United States v. Scanio, 705 F. Supp. 768 (W.D.N.Y. 1988)
September 22, 1988
Charles D. SCANIO, Defendant.
United States District Court, W.D. New York.
U.S. Dept. of Justice (Anthony M. Bruce, Sp. Atty., of counsel), Rochester, N.Y., for plaintiff.
Palmiere & Pellegrino, P.C. (Norman A. Palmiere, of counsel), Rochester, N.Y., for defendant.
DECISION and ORDER
TELESCA, Chief Judge.
By my Order dated April 17, 1988, I referred all pre-trial motions to Magistrate Kenneth R. Fisher to hear and determine pursuant to 28 U.S.C. § 636(b) (1) (A) or hear and report pursuant to 28 U.S.C. § 636(b) (1) (B). On August 17, 1988, Magistrate Fisher filed his Report and Recommendation in which he concluded that the defendant's motion to dismiss the indictment should be denied. On August 26, 1988, defendant filed written objections to the Magistrate's Report and Recommendation pursuant to 28 U.S.C. § 636(b) (1) (C). Because I find that the defendant's objections are without merit, I affirm the Magistrate's Report and Recommendation in its intirety.
*769 Defendant, Charles D. Scanio, was charged in a one count indictment with structuring and attempting to structure a currency transaction with a domestic financial institution for the purpose of evading the currency reporting requirements set forth in 31 U.S.C. § 5313(a) and 31 C.F.R. § 103.22(a), in violation of 31 U.S.C. §§ 5324 and 5322 and 18 U.S.C. § 2. Scanio moved to dismiss the indictment arguing that 31 U.S.C. § 5324 is void for vagueness in violation of the Fifth Amendment and that the statute violates his Fifth Amendment privilege against self-incrimination. In his exhaustive Report and Recommendation, Magistrate Fisher rejected both arguments.
Scanio objects to the Magistrate's conclusion that 31 U.S.C. § 5324(3) is not void for vagueness. The Supreme Court has held that in addressing a claim of vagueness, the court "should uphold the [vagueness] challenge only if the enactment is impermissibly vague and all of its applications." Village of Hoffman Estates v. Flipside, Hoffman Estates, Inc., 455 U.S. 489, 495, 102 S. Ct. 1186, 1191, 71 L. Ed. 2d 362 (1982). The Court also indicated that a criminal enactment that includes a scienter requirement may be less susceptible to a vagueness challenge because that intent requirement provides notice of proscribed conduct. Village of Hoffman Estates, supra, 455 U.S. at 499, 102 S. Ct. at 1193. The Magistrate correctly concluded that intent requirement in 31 U.S.C. § 5324(3) saves it from defendant's vagueness challenge.
I have thoroughly reviewed and considered all of defendant's objections to the Magistrate's Report and Recommendation and find them to be meritless. Each argument raised was carefully considered by the Magistrate and properly rejected by him.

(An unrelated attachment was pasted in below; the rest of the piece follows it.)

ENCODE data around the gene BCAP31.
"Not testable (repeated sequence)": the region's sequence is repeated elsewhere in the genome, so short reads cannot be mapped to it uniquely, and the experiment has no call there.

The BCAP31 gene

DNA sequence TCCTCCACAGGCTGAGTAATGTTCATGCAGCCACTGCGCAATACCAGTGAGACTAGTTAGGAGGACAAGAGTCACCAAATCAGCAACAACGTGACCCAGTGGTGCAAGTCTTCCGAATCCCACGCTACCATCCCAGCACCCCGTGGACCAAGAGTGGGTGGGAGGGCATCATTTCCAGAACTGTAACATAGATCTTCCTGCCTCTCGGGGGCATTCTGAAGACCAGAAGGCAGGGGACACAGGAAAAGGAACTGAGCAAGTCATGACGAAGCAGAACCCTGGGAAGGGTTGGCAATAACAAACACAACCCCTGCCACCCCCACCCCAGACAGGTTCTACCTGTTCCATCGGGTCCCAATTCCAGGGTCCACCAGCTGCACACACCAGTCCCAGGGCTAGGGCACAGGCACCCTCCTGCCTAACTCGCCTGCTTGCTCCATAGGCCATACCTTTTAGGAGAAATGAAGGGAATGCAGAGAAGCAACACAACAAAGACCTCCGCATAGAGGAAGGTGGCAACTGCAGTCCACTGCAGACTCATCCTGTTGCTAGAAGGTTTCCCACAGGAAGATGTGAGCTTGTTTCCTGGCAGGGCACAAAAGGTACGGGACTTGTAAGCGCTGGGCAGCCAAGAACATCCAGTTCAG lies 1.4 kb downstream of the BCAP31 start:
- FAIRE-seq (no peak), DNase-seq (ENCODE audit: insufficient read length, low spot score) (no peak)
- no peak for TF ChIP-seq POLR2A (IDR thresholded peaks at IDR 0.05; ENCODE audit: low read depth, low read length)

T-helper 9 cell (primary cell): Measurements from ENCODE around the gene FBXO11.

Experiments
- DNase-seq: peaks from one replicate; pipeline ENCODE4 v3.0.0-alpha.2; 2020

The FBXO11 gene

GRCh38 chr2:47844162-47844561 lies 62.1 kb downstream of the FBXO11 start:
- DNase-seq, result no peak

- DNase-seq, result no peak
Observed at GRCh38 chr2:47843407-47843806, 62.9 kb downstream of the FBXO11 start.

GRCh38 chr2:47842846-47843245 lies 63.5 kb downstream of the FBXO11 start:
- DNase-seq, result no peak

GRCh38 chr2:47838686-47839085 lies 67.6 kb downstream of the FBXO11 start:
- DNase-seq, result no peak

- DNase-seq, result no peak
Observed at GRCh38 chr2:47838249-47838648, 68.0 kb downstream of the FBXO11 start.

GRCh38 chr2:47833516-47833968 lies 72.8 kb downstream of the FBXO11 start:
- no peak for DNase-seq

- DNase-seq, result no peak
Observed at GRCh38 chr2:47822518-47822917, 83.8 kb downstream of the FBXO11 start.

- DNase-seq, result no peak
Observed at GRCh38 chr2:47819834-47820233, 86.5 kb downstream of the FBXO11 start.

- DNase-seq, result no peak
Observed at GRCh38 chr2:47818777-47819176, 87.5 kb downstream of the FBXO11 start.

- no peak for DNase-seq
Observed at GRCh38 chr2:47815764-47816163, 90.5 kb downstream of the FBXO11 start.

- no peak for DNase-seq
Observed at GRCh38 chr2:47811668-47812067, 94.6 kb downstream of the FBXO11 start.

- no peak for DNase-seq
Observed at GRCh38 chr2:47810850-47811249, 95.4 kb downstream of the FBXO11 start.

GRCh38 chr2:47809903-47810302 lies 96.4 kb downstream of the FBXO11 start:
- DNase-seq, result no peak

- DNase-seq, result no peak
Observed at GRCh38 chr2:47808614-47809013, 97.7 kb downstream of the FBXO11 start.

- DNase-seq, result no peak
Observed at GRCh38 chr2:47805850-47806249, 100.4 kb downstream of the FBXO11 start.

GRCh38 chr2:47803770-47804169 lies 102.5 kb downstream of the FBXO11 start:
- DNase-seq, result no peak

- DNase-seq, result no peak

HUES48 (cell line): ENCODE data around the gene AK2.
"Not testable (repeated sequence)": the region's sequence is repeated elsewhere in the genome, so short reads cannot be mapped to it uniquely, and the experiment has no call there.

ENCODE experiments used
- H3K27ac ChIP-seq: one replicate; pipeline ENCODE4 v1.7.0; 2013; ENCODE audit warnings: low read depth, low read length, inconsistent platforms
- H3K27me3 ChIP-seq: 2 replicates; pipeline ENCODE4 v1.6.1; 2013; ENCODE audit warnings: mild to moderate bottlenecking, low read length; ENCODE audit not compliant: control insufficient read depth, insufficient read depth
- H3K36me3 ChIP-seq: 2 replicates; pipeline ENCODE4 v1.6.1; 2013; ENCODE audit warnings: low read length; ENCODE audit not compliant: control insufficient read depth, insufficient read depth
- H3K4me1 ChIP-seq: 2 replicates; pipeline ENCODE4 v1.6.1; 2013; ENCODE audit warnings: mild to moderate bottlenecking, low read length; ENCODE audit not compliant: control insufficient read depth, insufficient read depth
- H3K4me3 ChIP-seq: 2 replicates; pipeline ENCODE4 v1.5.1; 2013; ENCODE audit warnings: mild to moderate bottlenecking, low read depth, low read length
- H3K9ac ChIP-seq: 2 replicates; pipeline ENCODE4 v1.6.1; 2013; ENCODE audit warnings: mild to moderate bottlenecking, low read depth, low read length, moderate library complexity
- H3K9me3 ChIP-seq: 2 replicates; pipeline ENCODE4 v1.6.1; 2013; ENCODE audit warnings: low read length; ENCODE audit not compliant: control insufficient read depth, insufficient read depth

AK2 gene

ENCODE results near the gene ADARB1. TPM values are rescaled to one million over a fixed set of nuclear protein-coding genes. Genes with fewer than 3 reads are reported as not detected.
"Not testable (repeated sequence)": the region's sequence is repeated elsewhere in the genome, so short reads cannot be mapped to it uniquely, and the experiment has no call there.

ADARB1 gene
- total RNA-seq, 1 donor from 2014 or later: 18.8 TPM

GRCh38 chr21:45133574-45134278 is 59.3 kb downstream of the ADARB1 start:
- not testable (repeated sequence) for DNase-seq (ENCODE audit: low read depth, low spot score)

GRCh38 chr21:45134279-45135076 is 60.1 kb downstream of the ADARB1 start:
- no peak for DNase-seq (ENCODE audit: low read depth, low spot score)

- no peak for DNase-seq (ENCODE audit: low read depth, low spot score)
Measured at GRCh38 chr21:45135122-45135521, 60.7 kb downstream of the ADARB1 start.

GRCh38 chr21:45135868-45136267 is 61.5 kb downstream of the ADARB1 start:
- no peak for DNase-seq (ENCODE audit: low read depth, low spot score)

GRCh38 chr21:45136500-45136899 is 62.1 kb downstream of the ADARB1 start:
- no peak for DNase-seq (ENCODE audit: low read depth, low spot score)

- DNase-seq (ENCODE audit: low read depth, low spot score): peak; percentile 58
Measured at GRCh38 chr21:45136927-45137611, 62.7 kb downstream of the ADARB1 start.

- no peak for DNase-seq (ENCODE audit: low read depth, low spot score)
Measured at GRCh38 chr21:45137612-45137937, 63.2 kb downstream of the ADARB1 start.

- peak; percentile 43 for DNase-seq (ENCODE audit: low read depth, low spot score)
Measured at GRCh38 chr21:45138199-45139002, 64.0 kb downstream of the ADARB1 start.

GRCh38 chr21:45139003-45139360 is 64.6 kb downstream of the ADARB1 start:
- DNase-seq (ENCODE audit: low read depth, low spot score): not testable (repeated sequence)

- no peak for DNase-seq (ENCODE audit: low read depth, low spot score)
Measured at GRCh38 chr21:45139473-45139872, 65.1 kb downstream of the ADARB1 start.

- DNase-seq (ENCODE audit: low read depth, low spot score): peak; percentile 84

WHEREFORE, the Magistrate's Report and Recommendation dated August 17, 1988, is hereby affirmed and adopted in its entirety. Defendant's motion to dismiss the indictment is denied for all of the reasons stated in the Magistrate's Report and Recommendation.
The case will proceed to trial on October 25, 1988 with jury selection at 10:00 A.M.
ALL OF THE ABOVE IS SO ORDERED.
REPORT AND RECOMMENDATION
KENNETH R. FISHER, United States Magistrate.
In this criminal action, the defendant is charged in a one count indictment with structuring a currency transaction in excess of $10,000 with Citibank, a domestic financial institution, for the purpose of evading the currency reporting requirements of 31 U.S.C. § 5313(a) and 31 C.F.R. § 103.22(a), in violation of 31 U.S.C. §§ 5324 and 5322 and 18 U.S.C. § 2. Defendant has moved pursuant to Fed.R. Crim.P. 12(b) for an order dismissing the indictment on the ground that the statute is, on its face, unconstitutionally vague, and on the further ground that the effect of 31 U.S.C. § 5324 is to force the defendant, under pain of prosecution under that section, to waive his Fifth Amendment privilege against self incrimination. Marchetti v. United States, 390 U.S. 39, 88 S. Ct. 697, 19 L. Ed. 2d 889 (1968).
Defendant has submitted a memorandum in support of his motion which states that, on March 1, 1988, "defendant paid toward the balance of a loan he owed Citibank by paying $9,500.00 in cash" and then that defendant returned "on March 2, 1988, and paid $3,601.17 in cash on the balance of the loan." Defendant's Memorandum, at 1.
This motion has been referred to the Magistrate pursuant to 28 U.S.C. § 636(b) (1) (B) for a report and recommendation. The following constitutes a report and recommendation that the motion be denied.
The statute at issue in this case was passed as part of The Comprehensive Anti-Drug Abuse Act of 1986, Public Law 99-570, 100 Stat. 3207 (October 27, 1986), and is part of Title I of subtitle H of such Act, *770 entitled the "Money Laundering Control Act of 1986." Made effective to transactions "completed after the end of the three month period beginning" October 27, 1986 (Act Oct. 27, 1986, PL 99-570, Title I, Subtitle H, § 1364(a), 100 Stat. 3207-34), this provision reads as follows:
Section 5324. Structuring transactions to evade reporting requirement prohibited.
No person shall for the purpose of evading the reporting requirements of § 5313(a) with respect to such transaction